In the embodiment of the invention shown in FIGS. 4 and 5, tube 30 has a nozzle end 32 over which nozzle tip 34 is engaged by frictional fit. Nozzle end has a trowelling lip 36 at the rear thereof and similar lips 37 and 38 on each side. In this embodiment opening 39 may be formed in the top of the base portion 35 of the nozzle tip 34. In use the excess sealant will flow upward slightly out of opening 39 to provide a flow indicator of the type already described.

In the embodiment shown in FIG. 6 another form of nozzle is indicated generally by numeral 40. Nozzle 40 has an enlarged end 42 adapted to be attached to the discharge opening of a tube material (not shown). Nozzle 40 tapers toward the discharge end which is provided with discharge opening 44. One side of nozzle 40 is provided along its length with an enlargement or protrusion 46. The end of enlargement 46 is cut at an obtuse angle relative to that of opening 44 in order to provide a flow indicating opening 48. Opening 44 can be made perpendicular to the long axis of nozzle 40, but is preferably positioned at an angle as shown to increase the ease of use of the nozzle. Opening 48 is positioned at a more steep angle relative to such a perpendicular plane, and is preferably sloped in a direction opposite that of the periphery of opening 44.

It is generally preferred to form tube 10 and nozzles 34 or 14 out of plastic materials of conventional types currently used for dispensing tubes. Alternatively metallic materials may also be used if desired.

As noted, various viscous, pastry or similar materials may be discharged from nozzles. The particular materials used are generally well known and may be types which harden either by drying, reaction with moisture in the atmosphere, cross-linking by exposure to ultraviolet light or oxygen, etc. The particular composition used does not form a part of this invention.

Other embodiments of the invention will be apparent to those skilled in the art. For example, the opening 18 instead of being slanted in a rearward direction as shown in FIG. 2 could be either be perpendicular to the end of the nozzle 14 or could be slanted in a reverse direction in which case the tube would be pulled slightly ahead of the bead being formed.

The nozzles of the present invention may be used for application of materials to a wide variety of substrates depending on the nature of the sealant materials being dispensed. For example, the bead could be formed between two rows of tiles, in a crevice between two layers of materials such as commonly used for flooring or wall covering, for sealing window glass to a window frame, or a wide variety of other used in which crevices are desired to be sealed.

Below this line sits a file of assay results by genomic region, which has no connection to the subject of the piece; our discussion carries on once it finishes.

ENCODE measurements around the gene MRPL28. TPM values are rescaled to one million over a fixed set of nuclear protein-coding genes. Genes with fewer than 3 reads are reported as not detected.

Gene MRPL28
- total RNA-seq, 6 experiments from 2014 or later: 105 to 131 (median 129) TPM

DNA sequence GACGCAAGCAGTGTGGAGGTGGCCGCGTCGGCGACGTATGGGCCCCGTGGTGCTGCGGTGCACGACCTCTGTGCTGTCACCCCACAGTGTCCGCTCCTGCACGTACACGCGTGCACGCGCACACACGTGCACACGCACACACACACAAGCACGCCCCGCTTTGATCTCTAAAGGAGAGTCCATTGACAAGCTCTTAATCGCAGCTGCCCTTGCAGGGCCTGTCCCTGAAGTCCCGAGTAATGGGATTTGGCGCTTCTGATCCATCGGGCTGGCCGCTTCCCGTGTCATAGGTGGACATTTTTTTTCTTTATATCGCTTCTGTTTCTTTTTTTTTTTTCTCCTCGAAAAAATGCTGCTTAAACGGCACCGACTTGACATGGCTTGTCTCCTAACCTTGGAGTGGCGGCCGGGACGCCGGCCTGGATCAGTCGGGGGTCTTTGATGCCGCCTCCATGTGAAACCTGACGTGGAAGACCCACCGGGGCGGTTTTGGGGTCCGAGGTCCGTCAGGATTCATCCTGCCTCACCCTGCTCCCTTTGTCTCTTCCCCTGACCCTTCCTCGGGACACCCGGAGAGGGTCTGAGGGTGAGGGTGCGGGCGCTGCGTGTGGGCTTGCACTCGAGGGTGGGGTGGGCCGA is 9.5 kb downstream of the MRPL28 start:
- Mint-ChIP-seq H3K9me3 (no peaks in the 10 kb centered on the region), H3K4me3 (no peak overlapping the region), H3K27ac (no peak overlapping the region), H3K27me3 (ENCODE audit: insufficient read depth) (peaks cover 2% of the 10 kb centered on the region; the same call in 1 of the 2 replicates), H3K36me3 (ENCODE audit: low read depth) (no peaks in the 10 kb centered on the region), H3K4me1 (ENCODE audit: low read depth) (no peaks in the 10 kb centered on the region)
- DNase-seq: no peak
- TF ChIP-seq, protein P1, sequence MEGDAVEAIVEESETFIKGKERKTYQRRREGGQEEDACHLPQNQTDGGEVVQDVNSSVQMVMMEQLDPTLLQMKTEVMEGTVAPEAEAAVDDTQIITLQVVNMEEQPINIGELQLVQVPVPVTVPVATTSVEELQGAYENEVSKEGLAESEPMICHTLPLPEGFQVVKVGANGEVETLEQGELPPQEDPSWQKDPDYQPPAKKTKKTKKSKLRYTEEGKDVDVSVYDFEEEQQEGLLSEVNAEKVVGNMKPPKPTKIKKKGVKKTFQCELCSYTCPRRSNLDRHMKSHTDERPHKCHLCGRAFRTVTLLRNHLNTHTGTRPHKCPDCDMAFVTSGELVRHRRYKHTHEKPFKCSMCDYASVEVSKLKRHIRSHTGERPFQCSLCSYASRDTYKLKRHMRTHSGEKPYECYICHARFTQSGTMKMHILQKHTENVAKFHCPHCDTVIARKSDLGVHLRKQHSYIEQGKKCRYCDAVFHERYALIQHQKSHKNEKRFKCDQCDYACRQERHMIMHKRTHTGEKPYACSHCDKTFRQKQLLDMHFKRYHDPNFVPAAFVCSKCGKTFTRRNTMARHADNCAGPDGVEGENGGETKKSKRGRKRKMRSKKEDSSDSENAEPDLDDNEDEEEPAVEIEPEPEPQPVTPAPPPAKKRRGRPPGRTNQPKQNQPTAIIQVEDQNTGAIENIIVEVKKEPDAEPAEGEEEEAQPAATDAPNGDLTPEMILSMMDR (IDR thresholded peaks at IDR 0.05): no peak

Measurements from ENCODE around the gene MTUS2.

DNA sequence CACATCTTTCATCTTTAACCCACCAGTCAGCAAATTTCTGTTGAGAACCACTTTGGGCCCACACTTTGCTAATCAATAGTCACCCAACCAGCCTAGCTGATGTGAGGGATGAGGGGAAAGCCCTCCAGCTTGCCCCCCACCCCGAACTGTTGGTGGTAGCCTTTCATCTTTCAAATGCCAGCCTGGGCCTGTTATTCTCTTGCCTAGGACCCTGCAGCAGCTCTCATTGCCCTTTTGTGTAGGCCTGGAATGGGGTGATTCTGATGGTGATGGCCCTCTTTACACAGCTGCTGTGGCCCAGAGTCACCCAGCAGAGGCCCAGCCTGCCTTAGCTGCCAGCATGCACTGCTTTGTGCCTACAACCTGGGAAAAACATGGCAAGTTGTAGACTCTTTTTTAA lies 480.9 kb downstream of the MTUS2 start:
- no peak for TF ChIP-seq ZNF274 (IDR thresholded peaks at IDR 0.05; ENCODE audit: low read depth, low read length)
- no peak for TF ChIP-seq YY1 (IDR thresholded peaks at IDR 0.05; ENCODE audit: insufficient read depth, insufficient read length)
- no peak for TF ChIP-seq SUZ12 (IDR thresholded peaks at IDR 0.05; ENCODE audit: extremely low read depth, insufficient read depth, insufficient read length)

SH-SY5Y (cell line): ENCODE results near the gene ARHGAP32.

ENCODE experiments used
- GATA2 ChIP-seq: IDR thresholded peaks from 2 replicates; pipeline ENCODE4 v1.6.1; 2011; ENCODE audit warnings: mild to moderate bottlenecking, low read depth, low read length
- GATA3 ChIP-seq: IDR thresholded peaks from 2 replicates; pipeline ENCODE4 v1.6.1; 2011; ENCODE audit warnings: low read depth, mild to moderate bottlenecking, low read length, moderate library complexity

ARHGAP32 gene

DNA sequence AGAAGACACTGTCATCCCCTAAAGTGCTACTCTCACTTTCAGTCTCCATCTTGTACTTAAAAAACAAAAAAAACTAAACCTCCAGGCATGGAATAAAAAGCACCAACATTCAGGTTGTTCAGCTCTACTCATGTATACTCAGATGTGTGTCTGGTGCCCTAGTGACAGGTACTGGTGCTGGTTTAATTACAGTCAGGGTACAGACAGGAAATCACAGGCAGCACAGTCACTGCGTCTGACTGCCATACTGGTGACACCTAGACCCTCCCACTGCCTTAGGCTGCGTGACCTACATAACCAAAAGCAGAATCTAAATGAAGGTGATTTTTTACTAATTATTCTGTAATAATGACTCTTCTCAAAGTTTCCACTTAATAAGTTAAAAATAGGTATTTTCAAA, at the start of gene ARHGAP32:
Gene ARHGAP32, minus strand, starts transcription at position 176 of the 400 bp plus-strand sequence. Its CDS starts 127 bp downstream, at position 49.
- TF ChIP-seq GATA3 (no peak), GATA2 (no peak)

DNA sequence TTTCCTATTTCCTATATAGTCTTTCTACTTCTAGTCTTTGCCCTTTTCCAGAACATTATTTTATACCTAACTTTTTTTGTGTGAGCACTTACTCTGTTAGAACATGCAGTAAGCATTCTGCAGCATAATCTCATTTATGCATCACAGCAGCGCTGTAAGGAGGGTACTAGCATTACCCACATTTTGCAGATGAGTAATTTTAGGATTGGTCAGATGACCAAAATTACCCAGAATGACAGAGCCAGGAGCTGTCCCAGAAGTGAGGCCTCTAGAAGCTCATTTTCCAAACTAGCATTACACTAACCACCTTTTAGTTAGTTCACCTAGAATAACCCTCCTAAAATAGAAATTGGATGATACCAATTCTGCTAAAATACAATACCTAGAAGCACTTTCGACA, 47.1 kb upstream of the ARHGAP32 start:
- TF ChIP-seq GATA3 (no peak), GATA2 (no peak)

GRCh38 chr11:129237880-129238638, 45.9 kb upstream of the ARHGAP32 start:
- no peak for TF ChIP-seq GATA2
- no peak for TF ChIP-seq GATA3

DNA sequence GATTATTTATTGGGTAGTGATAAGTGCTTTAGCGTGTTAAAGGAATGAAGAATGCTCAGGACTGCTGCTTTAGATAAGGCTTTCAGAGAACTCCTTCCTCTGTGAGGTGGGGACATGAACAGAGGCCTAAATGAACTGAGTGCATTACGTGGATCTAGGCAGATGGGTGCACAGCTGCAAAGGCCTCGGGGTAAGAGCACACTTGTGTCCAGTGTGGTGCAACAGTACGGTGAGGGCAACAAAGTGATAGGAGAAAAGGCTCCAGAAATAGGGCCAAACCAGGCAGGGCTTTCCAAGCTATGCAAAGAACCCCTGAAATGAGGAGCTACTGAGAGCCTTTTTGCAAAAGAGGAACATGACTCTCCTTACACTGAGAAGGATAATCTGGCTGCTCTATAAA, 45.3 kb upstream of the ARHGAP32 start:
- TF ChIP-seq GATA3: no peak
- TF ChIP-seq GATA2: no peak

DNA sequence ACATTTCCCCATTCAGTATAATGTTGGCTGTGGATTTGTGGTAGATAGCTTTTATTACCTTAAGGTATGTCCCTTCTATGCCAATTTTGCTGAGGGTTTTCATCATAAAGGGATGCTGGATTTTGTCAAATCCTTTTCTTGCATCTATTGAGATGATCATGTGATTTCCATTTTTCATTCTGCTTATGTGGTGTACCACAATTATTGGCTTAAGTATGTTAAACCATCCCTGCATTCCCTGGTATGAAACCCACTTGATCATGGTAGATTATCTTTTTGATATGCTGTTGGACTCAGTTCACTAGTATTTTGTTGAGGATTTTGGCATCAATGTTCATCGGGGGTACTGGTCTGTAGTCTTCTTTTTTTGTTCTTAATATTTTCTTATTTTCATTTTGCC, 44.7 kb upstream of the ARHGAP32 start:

While I have described certain specific embodiments of the invention for illustrative purposes, various modifications will be apparent to those skilled in the art which do not constitute departures from the spirit and scope of the invention as defined in the appended claims.

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Referenced by
Citing PatentFiling datePublication dateApplicantTitle
US5249716 *Apr 12, 1993Oct 5, 1993Sullivan Paul OCaulking nozzle assembly
US5249876 *Nov 13, 1991Oct 5, 1993Hattman Harold MCaulking nozzle
US5346380 *Sep 22, 1993Sep 13, 1994Ables James TCaulking tube extension nozzle
US5833099 *Aug 28, 1996Nov 10, 1998Boaz; William JesseCaulking nozzle
US5890630 *Sep 5, 1997Apr 6, 1999Lobdell; Raymond J.Device for dispensing flowable food products
US6022504 *Mar 25, 1998Feb 8, 2000Boaz; William JesseMethod of manufacturing a caulking nozzle
US6179506Jun 29, 1999Jan 30, 2001Andrew Terrance Kevin DewberryCaulking accessory
US6769578 *Apr 17, 2003Aug 3, 2004John CiofaloCaulking tube nozzle applicator
US6886721Nov 22, 2002May 3, 2005Ford Global Technologies, LlcSealing probe
US6892904Apr 22, 2003May 17, 2005Karen OsbornGrouting gun apparatus and method
US7524176 *Jun 16, 2005Apr 28, 2009Sika Technology AgNozzle for applying adhesives
US8419401 *Oct 20, 2009Apr 16, 2013Illinois Tool Works Inc.Method and device for dispensing sealant within a gap
US20040099699 *Nov 22, 2002May 27, 2004Zubeck Michael W.Sealing probe
US20040211789 *Apr 22, 2003Oct 28, 2004Karen OsbornGrouting gun apparatus and method
US20050092782 *Oct 25, 2004May 5, 2005Hideki TakahashiDispenser nozzle, dispenser incorporating the dispenser nozzle, method for dispensing a viscous substance
US20060163293 *Jan 23, 2006Jul 27, 2006Peay James MRefillable grout dispenser with guide
US20060283978 *Jun 16, 2005Dec 21, 2006Sika Technology AgNozzle for applying adhesives
US20080240842 *Mar 29, 2007Oct 2, 2008Honda Motor Co., Ltd.Glass sealant applicator nozzle and method of use thereof
US20090152307 *Dec 17, 2007Jun 18, 2009David BinderNon-cylindrical bead for caulking tube
US20110089192 *Oct 20, 2009Apr 21, 2011Mcmahon Michael JRemovable nozzle
US20110091590 *Oct 20, 2009Apr 21, 2011Mcmahon Michael JMethod and device for dispensing sealant within a gap
US20120085792 *Oct 6, 2011Apr 12, 2012Carriere D MichaelFluid nozzle system
US20120091172 *Jun 20, 2011Apr 19, 2012Henkel Ag & Co. KgaaRepair nozzle
US20140158717 *Aug 20, 2012Jun 12, 2014Sulzer Mixpac AgCartridge and multicomponent cartridge
US20160114350 *May 26, 2014Apr 28, 2016Sulzer Mixpac AgApplication nozzle
EP1065007A2Jun 23, 2000Jan 3, 2001Vancouver Tool CorporationCaulking accessory
EP1837085A1 *Oct 30, 2006Sep 26, 2007Blazquez Miguel JuradoHood for application of silicone to protect rivets and screws
WO2007028857A1 *Sep 8, 2006Mar 15, 2007Stick Tech OyA dentist’s hand instrument, tip of a dentist’s hand instrument and a dental care arrangement, and a method for curing a fibre bundle on the surface of an object
WO2010093494A1 *Jan 15, 2010Aug 19, 2010Illinois Tool Works Inc.Removable nozzle
U.S. Classification222/568, 401/266
International ClassificationB05C17/005, B65D35/38
Cooperative ClassificationB05C17/00516, B65D35/38
European ClassificationB65D35/38, B05C17/005B6
Legal Events
Feb 27, 1989ASAssignment
Effective date: 19890222
Dec 6, 1993FPAYFee payment
Year of fee payment: 4
Dec 1, 1997FPAYFee payment
Year of fee payment: 8
Feb 26, 2002REMIMaintenance fee reminder mailed
Aug 7, 2002LAPSLapse for failure to pay maintenance fees
Oct 1, 2002FPExpired due to failure to pay maintenance fee
Effective date: 20020807